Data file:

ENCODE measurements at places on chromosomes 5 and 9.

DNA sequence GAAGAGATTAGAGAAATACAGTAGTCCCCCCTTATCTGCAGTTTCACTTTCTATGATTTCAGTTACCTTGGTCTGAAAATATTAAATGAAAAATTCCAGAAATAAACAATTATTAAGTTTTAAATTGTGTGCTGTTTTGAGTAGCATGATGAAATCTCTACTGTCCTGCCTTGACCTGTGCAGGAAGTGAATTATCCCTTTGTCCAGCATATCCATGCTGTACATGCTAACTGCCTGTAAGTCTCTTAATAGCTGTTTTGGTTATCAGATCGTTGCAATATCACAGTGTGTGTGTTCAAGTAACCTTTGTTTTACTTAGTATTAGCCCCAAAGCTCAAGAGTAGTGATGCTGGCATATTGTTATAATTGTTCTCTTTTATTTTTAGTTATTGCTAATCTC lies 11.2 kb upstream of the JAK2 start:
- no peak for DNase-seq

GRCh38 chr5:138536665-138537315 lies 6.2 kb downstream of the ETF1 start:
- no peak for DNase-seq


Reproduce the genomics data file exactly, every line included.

ENCODE measurements at places on chromosomes 5 and 9.

DNA sequence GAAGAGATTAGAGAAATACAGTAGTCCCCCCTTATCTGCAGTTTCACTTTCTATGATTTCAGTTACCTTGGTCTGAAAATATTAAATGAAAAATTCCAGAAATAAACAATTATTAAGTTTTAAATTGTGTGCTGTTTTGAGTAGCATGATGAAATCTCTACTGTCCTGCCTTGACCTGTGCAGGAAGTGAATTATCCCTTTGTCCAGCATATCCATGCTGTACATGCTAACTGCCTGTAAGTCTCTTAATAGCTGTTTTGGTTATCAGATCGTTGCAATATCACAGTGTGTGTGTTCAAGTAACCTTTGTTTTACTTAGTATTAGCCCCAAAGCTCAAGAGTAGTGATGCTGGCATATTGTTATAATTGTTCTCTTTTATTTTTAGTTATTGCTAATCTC lies 11.2 kb upstream of the JAK2 start:
- no peak for DNase-seq

GRCh38 chr5:138536665-138537315 lies 6.2 kb downstream of the ETF1 start:
- no peak for DNase-seq